CATHY WURZER: Oh my gosh, that's so sad. And, Madison, if you want to chime, in feel free too-- can you talk about, I can only imagine the stories are just so heartbreaking from folks about when they are dropping off a pet, why they're doing that. Caroline or Madison, go ahead.

CAROLINE HAIRFIELD: I can jump in. It is heartbreaking when a pet already has a loving home, but there's no amount of help that we can offer that can keep that pet in that home. And that's just heartbreaking for me personally, because the shelter, although we do our very best, is never the very best option right for anybody, whether it's human or animals, to have to live in a shelter and move away from the people they know and love. So it's hard.

CATHY WURZER: This is a labor of love. I'm sure this is a labor of love for your staff too. I know you probably don't have many staffers-- like, what, three people or so? Madison, do you have volunteers that help the staff?

MADISON WEISSENBORN: Yeah. We are very fortunate. We have a great, great community of volunteers that do everything from walking the dogs, we do playgroups for the dogs, cuddling the cats, and kind of really everything in between.

So we have a really dedicated group, both of staff and volunteers, that we do our best to do everything we can to make the lives here for the shelter pets as good as they possibly can. But there's just nothing like a couch or a bed for them to sleep on in a home.

CATHY WURZER: Oh, bless the volunteers who are the cat cuddlers. I can imagine that-- well, I know because I actually used to work at an animal shelter-- it is stressful not only for the animals coming in, because they're not sure why they're there, right? But I'm assuming it's got to be stressful for staff and volunteers too.

MADISON WEISSENBORN: Yeah, they're constantly busy. And we really strive for really, really high standards of care here. We try to get everybody out three to four times a day. We do treadmill training for the dogs that really need to get some of that energy out.

We do playgroups. We do all sorts of stuff. But with the influx of animals and with that increase of animals, our capacity for care, so what we can do for every single animal does decrease with every new intake. And so our staff really has a hard time.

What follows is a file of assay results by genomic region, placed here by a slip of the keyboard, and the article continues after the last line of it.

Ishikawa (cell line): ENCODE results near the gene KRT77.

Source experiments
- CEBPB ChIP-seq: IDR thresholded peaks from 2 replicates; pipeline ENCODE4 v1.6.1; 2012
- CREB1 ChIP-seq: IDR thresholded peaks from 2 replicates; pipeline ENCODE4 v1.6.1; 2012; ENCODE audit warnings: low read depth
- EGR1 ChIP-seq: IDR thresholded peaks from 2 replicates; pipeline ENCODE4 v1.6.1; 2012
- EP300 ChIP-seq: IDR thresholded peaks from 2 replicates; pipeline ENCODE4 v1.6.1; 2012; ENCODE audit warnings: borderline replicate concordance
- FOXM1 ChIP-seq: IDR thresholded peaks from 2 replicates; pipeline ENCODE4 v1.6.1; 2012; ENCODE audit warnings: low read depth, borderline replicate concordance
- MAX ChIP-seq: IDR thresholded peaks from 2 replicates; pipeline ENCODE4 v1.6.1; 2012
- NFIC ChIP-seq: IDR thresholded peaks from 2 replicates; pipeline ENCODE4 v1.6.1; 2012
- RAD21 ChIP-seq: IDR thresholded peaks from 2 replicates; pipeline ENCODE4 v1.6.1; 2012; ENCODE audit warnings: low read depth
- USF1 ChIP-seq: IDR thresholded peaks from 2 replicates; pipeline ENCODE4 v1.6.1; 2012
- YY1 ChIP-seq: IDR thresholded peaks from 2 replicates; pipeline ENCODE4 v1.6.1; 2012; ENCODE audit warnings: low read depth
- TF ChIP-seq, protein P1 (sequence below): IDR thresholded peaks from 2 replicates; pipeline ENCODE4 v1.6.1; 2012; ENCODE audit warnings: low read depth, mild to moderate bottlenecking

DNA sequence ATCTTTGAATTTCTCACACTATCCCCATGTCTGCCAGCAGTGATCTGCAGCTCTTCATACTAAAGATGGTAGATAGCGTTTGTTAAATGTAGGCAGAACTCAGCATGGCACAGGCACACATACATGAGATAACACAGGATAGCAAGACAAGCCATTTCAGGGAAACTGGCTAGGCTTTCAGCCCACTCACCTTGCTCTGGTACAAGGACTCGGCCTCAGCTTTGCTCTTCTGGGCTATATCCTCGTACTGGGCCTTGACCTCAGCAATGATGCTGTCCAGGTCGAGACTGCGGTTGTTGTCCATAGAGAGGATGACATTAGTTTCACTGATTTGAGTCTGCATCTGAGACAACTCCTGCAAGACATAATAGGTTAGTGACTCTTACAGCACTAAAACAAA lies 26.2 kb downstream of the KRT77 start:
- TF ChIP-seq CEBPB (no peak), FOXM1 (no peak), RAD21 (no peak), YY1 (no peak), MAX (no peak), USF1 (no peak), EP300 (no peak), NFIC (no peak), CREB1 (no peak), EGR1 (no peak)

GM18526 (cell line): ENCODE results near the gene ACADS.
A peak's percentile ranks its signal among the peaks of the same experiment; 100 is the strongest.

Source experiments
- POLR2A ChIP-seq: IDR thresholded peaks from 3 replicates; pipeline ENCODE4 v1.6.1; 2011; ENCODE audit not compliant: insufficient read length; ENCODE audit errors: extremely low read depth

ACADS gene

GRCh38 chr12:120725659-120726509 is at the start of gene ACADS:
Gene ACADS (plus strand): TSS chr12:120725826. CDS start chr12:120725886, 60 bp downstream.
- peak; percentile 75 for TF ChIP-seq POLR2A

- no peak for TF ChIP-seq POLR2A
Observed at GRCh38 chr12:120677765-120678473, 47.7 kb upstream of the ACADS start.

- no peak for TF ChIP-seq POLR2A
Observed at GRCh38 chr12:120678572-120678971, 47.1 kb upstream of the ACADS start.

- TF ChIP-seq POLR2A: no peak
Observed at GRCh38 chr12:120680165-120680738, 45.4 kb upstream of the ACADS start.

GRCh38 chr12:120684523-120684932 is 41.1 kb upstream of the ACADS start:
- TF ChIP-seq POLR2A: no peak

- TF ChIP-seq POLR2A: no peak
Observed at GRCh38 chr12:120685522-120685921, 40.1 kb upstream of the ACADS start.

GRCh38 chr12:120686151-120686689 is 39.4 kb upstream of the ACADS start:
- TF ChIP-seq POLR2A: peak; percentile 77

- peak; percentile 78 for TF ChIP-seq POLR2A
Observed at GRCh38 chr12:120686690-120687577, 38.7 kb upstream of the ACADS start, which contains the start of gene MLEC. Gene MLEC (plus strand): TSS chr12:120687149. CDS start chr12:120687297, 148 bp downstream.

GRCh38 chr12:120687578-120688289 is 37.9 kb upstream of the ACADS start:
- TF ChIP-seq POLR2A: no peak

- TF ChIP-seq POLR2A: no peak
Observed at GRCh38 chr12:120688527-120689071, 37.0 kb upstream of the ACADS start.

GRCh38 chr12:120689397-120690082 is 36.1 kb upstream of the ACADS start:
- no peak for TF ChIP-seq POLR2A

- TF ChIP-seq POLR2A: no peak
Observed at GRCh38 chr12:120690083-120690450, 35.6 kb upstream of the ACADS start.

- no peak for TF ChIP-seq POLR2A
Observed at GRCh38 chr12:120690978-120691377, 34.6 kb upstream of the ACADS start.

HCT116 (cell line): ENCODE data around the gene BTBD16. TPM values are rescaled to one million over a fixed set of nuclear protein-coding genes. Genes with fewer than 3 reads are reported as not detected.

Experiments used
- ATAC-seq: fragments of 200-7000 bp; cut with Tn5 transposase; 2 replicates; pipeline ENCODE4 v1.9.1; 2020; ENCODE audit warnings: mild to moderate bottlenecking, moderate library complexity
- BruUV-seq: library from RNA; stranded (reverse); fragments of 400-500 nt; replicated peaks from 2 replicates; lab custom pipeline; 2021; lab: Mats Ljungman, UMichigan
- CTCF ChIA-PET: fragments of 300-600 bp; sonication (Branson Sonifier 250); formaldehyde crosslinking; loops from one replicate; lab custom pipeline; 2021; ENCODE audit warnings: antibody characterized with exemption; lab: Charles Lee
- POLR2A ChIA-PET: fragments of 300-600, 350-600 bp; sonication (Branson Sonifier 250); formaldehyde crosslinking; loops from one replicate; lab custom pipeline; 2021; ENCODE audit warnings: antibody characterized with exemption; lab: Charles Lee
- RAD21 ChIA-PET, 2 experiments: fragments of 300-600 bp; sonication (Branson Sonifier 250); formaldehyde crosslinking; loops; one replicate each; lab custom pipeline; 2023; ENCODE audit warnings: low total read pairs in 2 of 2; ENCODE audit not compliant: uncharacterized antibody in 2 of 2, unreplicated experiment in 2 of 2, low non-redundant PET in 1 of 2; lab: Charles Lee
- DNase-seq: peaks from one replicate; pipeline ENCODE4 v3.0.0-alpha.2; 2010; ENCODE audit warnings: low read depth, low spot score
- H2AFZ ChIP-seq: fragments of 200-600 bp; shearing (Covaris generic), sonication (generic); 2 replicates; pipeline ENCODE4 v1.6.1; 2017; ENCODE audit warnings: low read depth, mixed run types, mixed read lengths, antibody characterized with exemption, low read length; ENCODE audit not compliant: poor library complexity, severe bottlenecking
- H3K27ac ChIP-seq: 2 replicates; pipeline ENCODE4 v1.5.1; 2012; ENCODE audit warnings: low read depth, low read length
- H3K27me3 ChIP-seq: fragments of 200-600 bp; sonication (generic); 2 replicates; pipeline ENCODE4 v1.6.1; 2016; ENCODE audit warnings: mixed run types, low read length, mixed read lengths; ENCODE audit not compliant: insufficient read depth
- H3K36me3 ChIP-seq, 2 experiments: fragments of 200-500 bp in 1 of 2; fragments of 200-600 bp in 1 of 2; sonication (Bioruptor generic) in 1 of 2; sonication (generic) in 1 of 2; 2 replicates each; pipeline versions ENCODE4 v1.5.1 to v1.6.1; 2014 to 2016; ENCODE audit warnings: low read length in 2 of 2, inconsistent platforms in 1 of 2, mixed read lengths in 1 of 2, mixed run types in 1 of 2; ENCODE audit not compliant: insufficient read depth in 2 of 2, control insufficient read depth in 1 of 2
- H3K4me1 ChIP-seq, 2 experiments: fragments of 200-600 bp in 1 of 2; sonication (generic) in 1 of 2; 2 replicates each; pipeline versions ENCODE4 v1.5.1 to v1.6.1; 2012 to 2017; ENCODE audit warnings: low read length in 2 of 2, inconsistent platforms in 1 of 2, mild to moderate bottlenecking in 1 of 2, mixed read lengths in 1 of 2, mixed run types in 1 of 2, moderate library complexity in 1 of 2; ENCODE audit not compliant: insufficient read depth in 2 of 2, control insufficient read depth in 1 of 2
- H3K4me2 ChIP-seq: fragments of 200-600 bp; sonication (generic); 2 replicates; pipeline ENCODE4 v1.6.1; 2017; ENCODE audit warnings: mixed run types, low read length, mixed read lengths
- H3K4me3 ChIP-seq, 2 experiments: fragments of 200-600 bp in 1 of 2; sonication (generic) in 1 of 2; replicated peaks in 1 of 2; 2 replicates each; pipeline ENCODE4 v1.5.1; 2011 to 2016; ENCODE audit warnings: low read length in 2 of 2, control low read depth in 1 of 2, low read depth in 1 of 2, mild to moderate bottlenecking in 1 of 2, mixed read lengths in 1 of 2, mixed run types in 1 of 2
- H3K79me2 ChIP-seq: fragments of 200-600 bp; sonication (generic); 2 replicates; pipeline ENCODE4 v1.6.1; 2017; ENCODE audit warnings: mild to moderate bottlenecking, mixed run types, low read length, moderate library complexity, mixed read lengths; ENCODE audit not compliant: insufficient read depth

We kind of have to pick and choose, OK, what dog needs it the most? And what can we do for everybody else? And that's a hard choice for the staff and volunteers to make, to have to choose between two lovely dogs or things like that. It's a hard choice to make. And it's one that sometimes we lose sleep over.

CATHY WURZER: Say, Caroline, what kind of pups do you have in the shelter right now? Are they are they mainly pity breeds?

CAROLINE HAIRFIELD: Well, we have a lot of pity breeds. That's a popular breed up here in the Midwest. And we also have other breeds. There's some lab mixes in there, and shepherd mixes, and malinois. And we really get all kinds of dogs, and cats, and animals in general of all species in here that can fit just about any person's living situation.

So people often think of shelter pets as throwaways or animals that have issues. And in our reality, we have some really nice animals in here that are in here for no fault of their own. They're just in the system. And it happens to lots of us, right? And it happens to animals too.

CATHY WURZER: But as you know, there are dog breeds that are more desirable than others. I'm thinking if you had a shelter full of mini-labradoodles, you know, you'd be able to adopt them out all day by the end of the day, you know? So those harder to adopt out breeds, what are you doing for those animals?

CAROLINE HAIRFIELD: Yeah, so our staff are tasked with rehabilitating all animals and tasked with ensuring that every animal, no matter what their needs are, we meet those needs for that animal in the shelter. And we do a lot of work with our animals.